The great fight of Becker against King Henry for the independence of the Church was followed by the great fight of Langton against King John for the independence of the nation.
John had been false to his father Henry. The last days of that strong king had been embittered by the rebellion of his older sons. John, the youngest, was his favorite. For John's sake, Henry had disowned Richard and had made war against him. But when the battles went against the king, and the victorious nobles brought him a list of the rebels whom he must pardon, the name at the head of the list was that of John. Then the sick king turned his face to the wall. "Now," he said, "let things go as they will,—I care no more for myself or for the world."
John had been false also to his brother Richard. You remember the message from the king of France which came to John as he sat at the tournament of Ashby-de-la-Zouche: "The devil is loose; take care of yourself." Richard-of-the-Lion-Heart had been fighting in Palestine, trying to take Jerusalem out of the hands of Saladin. Shipwrecked on his way home, he had been seized by his enemies, and held for ransom in Germany. Meanwhile, in England, John had been trying to become king of England in his place. The "devil" was Richard, released from prison, returning to his throne.
Then Richard died, killed with an arrow at the siege of a town in France, and John, becoming king indeed, began to show himself as false to his people as he had been false to his father and his brother. The man who stood against him, and saved the country, was Stephen Langton.
The kings of England since the Norman Conquest had been Frenchmen. Their kingdom had included, not England only, but rich lands in France. And in France they had lived, coming but rarely to England, partly for the purpose of fighting against rebellious English, and partly for the purpose of getting English money with which to fight rebellious Frenchmen. But when John became king, most of the French possessions had been lost. Therefore he lived, much against his will, in England.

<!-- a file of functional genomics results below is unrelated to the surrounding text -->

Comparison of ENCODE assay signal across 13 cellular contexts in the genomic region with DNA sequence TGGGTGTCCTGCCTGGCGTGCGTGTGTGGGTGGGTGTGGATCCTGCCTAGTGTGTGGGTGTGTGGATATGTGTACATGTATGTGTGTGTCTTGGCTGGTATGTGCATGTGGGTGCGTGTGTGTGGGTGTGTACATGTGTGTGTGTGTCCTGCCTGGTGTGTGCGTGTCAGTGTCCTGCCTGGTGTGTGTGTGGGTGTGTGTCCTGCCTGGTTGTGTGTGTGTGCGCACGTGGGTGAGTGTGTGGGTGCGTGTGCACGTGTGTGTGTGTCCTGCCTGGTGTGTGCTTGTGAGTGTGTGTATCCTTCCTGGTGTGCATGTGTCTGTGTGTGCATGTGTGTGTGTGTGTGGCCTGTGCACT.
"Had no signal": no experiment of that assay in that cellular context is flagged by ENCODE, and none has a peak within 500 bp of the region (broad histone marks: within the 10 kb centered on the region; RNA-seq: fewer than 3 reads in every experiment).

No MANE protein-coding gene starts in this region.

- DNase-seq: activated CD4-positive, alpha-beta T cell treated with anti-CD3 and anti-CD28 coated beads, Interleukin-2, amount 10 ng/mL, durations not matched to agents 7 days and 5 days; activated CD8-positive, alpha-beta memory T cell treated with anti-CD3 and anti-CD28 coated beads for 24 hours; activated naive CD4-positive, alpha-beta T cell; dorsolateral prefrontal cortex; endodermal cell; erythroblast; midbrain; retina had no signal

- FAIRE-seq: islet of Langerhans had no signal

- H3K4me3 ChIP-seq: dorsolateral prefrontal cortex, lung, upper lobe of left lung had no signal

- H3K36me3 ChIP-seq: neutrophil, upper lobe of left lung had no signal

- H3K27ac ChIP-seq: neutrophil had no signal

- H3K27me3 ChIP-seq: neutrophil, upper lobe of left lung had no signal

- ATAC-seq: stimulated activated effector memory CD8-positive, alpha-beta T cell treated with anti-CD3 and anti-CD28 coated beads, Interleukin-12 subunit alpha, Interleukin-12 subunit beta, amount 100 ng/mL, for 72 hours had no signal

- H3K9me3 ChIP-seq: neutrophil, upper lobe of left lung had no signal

John's great desire was to get back the provinces of France. But for such a war he needed men and money. He found his demand for money met by the refusal of the bishops, and his demand for men met by the refusal of the barons. The bishops declared that they would not pay the king's taxes; the barons declared that they would no longer fight the king's battles over seas.
The king's struggle with the Church began with the appointment of an archbishop of Canterbury. That great place being vacant, there were two men proposed to fill it. One was chosen by the monks of Canterbury at their own will; another was chosen by the monks of Canterbury acting against their own will at the command of the king. One was the Church's man, the other was the king's man. The two appealed to the pope. But the pope, at that moment, was Innocent III., whose supreme ideal was to carry into effect the principles of Hildebrand. He proposed to be the spiritual father of all Europe, having all kings for his sons, and securing thereby the peace and righteousness of Christendom. Innocent, accordingly, dismissed both of the applicants for the archbishopric of Canterbury, and appointed Stephen Langton. Langton was an Englishman, of high character, then resident in Rome, who for his merits had been made a cardinal.
The king refused to permit Langton to enter England, and the pope threatened an interdict. Now, in the Middle Ages, an interdict was considered worse than a war and plague combined. It was a withdrawal of the privileges of the Christian religion from all the people of the land; once an interdict was pronounced at Rome, all church bells ceased to ring, all church doors were closed. There were no more services, and no more sacraments. Nobody could be baptized, nobody could receive the saving grace of the Holy Communion, nobody could be married, nobody could be buried. It meant to the people, not only an interruption of all the rites of religion on which they depended, but the serious peril of their immortal souls.